The people you employ can make or break your business. Here’s how to go beyond the polished CVs and scripted answers to find the best talent.

Be open to squiggly careers: Don’t get hung up on job titles on CVs: they only tell you a small part of someone’s story. “Careers today are characterised by change and ambiguity; they feel altogether ‘squigglier’ than those of previous generations,” says Sarah Ellis, co-founder of career development company AmazingIf. “Look for skills that are useful and relevant for building a business: spotting opportunities, solving problems and overcoming challenges.”

Hire people who don’t look like you: Fact: companies with more diverse teams make more money. They are more innovative and creative. And they make faster, better decisions. Look for talent in unlikely or overlooked places, make sure your job specs are unbiased and inclusive, and avoid “mirror hiring”.

Get out the office: Take your potential candidate out for a coffee or on a tour of the office so you can see how they interact with others. Are they curious? Do they fit your company culture? You can tell a lot about someone from their manners. Ask your employees to help with the selection process: they’ll be working with the new recruit so their opinion should matter.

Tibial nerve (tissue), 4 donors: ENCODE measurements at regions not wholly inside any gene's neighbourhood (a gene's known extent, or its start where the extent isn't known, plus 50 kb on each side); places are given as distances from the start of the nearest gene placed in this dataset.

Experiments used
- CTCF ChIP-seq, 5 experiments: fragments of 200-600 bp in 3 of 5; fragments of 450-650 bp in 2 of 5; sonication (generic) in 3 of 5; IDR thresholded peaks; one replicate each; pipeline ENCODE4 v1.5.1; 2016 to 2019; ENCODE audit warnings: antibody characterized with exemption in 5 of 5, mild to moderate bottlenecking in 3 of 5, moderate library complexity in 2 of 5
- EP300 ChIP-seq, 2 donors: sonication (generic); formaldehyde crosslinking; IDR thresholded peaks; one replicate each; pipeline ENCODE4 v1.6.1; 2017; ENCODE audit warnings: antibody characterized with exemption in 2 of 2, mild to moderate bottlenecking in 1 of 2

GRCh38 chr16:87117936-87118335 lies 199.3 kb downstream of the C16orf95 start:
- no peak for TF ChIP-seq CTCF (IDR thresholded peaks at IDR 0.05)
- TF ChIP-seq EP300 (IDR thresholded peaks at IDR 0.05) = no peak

Don’t be too formulaic: To stop your interviewee from going through a rehearsed patter, throw in a couple of leftfield questions. Try Virgin’s “If you could be any cartoon character, who would you be and why?” or Amazon’s “How would you solve problems if you were from Mars?”. Startups need employees who are creative and can think on their feet.

Employ people who are better than you: Don’t let feelings of superiority or jealousy get in the way of hiring people who are smarter than you. David Ogilvy, the legendary founder of global ad agency Ogilvy & Mather, used to give new managers a set of Babushka dolls. Inside the smallest doll, they’d find the following message: “If each of us hires people who are smaller than we are, we shall become a company of dwarfs. But if each of us hires people who are bigger than we are, we shall become a company of giants.”

Kate Bassett is a freelance business writer and editor and former Head of Content at Management Today magazine. She has interviewed some of the country’s top business leaders and her work has appeared in the Telegraph, City Am and the Sunday Times.